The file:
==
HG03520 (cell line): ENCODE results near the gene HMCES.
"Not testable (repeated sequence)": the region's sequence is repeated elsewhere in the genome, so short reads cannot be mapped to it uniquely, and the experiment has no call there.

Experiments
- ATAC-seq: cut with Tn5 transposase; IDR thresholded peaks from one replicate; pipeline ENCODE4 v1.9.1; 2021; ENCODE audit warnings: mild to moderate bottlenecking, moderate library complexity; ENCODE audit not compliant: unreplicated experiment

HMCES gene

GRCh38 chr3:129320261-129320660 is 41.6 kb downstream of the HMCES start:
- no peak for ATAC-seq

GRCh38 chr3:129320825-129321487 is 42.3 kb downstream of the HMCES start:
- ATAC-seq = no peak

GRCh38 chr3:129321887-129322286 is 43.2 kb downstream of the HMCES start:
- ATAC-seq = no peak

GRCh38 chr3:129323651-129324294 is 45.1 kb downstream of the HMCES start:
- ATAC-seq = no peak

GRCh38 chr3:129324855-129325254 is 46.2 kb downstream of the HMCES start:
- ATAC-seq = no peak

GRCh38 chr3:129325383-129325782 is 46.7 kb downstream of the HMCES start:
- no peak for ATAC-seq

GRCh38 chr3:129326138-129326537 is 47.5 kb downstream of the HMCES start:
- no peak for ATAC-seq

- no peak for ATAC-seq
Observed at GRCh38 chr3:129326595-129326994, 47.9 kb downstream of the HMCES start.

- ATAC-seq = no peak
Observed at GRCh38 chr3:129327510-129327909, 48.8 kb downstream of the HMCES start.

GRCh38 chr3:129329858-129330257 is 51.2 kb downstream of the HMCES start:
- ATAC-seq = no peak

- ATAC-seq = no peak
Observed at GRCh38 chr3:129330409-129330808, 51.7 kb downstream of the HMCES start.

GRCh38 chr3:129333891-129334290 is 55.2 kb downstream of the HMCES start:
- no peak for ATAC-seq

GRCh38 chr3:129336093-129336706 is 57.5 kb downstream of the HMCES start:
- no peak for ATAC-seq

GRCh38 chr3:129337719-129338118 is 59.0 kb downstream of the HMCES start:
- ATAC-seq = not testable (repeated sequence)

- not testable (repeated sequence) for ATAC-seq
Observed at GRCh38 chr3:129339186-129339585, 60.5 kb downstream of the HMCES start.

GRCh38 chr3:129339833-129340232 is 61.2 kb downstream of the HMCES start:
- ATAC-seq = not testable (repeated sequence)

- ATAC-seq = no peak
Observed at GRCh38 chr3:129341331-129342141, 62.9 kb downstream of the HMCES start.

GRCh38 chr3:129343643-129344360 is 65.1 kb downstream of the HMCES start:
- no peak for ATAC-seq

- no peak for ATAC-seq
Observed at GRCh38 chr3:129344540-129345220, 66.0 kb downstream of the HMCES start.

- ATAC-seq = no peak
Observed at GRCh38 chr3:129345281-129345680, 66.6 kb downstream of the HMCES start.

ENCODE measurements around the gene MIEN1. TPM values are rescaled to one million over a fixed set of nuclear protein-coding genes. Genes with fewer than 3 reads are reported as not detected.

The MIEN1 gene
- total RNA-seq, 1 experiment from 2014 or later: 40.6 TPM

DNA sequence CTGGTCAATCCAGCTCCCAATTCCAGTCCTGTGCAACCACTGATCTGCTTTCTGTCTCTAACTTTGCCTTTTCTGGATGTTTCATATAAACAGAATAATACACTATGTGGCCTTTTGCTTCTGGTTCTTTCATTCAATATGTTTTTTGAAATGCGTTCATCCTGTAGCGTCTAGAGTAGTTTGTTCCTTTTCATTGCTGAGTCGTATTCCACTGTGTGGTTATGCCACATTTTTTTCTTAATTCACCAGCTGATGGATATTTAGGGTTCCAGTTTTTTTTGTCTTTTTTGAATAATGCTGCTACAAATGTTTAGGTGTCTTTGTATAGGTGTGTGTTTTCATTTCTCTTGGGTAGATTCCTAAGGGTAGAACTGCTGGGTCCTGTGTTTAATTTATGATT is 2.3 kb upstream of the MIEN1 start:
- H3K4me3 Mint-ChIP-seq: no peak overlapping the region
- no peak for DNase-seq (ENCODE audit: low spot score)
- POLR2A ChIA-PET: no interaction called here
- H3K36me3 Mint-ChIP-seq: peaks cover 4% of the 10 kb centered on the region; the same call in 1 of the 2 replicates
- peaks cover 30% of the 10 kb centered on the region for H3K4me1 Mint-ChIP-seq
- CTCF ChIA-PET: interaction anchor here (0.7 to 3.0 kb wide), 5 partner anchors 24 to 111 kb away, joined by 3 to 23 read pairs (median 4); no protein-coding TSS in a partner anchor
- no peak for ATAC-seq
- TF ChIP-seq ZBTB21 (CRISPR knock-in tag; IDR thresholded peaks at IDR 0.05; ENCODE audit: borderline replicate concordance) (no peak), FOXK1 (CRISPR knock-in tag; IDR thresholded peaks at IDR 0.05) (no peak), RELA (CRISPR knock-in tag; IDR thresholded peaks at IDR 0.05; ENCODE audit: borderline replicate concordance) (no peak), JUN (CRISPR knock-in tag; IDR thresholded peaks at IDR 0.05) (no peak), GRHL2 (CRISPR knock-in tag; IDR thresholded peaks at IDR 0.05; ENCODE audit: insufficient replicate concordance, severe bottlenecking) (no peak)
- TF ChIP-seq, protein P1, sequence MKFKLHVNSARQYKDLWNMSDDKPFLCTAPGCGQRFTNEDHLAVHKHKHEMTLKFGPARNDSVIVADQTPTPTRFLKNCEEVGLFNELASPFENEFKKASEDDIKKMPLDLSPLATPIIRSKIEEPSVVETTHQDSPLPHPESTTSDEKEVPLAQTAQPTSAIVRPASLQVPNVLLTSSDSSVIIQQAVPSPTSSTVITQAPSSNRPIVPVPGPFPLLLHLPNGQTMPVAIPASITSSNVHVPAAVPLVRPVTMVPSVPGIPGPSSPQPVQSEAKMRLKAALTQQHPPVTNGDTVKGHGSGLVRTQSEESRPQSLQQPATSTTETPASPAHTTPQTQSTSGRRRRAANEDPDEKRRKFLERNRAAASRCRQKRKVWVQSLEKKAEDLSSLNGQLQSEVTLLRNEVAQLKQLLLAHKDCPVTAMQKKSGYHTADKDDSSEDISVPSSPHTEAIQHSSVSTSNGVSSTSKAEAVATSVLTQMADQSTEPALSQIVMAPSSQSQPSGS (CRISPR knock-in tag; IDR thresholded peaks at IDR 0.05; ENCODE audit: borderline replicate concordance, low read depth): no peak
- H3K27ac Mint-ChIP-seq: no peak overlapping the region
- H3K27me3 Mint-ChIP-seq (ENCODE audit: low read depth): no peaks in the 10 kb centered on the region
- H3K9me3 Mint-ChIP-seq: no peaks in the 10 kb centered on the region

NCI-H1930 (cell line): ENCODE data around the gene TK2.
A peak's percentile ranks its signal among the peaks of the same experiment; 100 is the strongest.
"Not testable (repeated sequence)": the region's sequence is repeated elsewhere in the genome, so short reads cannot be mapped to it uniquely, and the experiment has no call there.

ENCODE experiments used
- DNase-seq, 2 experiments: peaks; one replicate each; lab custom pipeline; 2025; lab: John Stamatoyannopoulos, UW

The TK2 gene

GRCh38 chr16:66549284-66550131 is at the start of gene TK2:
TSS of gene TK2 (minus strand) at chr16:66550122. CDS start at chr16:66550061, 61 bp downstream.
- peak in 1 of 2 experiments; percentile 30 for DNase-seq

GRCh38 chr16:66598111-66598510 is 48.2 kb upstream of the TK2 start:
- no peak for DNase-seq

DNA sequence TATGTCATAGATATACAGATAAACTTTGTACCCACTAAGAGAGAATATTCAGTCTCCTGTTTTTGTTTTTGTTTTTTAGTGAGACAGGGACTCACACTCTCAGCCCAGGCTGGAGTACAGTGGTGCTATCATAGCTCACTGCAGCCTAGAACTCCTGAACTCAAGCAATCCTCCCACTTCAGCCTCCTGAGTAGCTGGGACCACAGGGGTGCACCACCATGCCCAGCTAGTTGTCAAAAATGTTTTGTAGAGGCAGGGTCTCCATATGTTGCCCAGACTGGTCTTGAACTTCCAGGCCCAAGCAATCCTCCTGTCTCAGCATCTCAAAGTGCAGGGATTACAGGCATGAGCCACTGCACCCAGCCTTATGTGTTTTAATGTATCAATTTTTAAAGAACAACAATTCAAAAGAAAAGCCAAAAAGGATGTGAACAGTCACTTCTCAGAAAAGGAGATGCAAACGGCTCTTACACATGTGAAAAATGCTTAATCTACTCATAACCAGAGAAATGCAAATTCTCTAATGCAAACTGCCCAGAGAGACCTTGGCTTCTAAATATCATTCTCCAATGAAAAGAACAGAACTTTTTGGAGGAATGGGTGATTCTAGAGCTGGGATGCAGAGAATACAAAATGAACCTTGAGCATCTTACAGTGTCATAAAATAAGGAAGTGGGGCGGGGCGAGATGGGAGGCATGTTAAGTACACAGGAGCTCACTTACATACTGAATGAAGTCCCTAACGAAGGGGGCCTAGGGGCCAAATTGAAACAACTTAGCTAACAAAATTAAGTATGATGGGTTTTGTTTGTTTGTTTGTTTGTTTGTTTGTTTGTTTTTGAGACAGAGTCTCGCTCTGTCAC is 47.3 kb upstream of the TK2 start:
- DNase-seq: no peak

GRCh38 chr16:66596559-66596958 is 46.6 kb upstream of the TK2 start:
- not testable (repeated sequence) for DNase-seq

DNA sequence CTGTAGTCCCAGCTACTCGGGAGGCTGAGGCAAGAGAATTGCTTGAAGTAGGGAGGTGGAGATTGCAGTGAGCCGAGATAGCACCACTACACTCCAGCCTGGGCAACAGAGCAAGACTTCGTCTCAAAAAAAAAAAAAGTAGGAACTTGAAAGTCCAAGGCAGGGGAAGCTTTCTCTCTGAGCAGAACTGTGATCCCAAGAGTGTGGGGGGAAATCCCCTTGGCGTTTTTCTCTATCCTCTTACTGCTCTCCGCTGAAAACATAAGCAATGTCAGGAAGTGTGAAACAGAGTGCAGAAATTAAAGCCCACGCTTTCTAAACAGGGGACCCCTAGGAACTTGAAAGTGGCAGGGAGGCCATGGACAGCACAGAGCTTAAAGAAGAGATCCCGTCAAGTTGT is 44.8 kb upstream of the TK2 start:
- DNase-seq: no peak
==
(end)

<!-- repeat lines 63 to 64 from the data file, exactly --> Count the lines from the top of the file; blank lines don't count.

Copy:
A peak's percentile ranks its signal among the peaks of the same experiment; 100 is the strongest.
"Not testable (repeated sequence)": the region's sequence is repeated elsewhere in the genome, so short reads cannot be mapped to it uniquely, and the experiment has no call there.